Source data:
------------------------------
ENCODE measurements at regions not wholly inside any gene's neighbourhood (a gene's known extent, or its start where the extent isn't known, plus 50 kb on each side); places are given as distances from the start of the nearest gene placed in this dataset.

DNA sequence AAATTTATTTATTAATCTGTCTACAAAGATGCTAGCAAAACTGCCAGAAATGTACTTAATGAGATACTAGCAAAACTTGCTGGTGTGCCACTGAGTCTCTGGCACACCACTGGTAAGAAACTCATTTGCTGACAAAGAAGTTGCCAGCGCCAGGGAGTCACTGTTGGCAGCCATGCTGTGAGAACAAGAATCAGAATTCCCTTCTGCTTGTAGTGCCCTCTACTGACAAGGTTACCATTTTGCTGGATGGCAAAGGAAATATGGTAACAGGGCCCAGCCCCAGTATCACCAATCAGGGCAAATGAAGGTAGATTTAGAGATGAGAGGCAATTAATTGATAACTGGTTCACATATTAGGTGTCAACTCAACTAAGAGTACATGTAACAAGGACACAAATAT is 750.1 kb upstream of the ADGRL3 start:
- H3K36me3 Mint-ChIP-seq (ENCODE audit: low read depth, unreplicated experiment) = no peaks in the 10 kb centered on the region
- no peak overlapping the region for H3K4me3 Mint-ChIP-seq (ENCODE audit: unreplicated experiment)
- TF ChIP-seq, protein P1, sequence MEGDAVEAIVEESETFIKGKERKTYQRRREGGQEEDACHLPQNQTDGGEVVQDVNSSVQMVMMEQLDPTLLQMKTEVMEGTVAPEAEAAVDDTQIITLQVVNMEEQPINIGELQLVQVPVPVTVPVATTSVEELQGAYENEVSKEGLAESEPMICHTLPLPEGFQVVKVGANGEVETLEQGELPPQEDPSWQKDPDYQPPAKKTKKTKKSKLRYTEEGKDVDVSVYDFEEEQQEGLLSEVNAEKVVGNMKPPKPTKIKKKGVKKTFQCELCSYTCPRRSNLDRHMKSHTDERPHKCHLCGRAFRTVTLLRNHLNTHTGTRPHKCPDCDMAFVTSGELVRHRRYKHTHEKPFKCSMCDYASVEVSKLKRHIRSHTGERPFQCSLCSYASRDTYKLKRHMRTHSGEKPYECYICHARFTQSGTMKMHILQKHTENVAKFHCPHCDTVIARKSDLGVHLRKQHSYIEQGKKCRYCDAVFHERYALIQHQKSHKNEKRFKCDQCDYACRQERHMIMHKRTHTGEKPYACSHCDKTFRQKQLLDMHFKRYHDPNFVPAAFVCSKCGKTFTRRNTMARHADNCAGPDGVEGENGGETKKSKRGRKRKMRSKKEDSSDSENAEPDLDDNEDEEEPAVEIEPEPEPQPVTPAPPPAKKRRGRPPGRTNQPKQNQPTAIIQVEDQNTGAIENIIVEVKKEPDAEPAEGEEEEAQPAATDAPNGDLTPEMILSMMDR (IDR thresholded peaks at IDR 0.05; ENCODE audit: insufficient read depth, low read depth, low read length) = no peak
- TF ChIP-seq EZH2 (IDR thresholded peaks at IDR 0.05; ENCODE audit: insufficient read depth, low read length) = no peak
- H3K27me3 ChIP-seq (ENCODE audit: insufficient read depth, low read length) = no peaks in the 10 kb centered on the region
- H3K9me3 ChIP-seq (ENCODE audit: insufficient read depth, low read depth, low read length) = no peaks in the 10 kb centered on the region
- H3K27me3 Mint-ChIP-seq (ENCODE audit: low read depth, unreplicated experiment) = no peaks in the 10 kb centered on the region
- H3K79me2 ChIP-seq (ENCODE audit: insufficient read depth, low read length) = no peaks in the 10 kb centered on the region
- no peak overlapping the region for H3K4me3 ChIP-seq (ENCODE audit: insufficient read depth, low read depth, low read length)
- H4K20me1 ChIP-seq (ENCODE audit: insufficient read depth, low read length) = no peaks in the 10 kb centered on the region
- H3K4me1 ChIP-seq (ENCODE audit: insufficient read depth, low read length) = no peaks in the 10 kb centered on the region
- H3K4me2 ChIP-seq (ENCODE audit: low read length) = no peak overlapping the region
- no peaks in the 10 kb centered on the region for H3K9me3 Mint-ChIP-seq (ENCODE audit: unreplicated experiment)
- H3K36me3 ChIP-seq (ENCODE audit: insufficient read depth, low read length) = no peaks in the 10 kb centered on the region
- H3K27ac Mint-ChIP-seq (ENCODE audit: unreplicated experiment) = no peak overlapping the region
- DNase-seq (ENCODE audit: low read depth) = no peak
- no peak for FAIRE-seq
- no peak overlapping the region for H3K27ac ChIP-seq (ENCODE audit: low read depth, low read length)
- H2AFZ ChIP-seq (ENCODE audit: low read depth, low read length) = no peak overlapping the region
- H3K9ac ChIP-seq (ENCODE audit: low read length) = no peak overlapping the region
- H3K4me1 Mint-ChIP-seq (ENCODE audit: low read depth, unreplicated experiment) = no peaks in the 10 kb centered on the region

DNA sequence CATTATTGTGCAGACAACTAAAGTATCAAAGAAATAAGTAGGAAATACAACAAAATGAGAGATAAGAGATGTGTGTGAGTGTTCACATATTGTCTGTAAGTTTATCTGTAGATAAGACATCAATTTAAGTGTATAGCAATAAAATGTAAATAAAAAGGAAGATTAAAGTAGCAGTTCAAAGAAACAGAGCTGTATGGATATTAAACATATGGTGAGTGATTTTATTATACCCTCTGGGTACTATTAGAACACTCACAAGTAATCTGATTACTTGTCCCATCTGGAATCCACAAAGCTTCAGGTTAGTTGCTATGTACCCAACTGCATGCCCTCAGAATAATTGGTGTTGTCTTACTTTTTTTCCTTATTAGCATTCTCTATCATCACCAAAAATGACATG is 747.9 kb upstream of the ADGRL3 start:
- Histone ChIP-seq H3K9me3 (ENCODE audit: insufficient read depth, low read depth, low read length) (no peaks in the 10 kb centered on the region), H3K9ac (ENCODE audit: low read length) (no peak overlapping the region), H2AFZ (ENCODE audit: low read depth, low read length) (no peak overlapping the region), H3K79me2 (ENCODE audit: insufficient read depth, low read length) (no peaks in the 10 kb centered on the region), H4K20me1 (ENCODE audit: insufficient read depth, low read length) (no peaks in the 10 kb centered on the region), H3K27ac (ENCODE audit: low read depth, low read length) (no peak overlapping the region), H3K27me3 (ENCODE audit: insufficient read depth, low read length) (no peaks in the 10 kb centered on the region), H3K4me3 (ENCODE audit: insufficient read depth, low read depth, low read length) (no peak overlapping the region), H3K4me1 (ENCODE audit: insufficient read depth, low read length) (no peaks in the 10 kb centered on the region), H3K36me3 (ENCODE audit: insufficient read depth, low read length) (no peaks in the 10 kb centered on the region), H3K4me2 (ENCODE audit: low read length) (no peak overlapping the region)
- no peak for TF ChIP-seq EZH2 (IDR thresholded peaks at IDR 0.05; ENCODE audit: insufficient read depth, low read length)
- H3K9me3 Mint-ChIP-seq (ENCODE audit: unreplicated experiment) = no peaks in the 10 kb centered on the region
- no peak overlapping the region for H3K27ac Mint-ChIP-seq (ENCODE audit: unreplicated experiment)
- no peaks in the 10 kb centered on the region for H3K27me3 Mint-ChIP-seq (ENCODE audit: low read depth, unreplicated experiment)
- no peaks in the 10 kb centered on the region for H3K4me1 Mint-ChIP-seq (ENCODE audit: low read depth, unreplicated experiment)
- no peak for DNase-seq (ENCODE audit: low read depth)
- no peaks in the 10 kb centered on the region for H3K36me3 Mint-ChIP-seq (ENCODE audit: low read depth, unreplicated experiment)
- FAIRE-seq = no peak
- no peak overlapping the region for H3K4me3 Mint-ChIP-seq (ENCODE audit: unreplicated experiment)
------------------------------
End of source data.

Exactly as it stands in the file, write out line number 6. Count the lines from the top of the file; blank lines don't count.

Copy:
- TF ChIP-seq EZH2 (IDR thresholded peaks at IDR 0.05; ENCODE audit: insufficient read depth, low read length) = no peak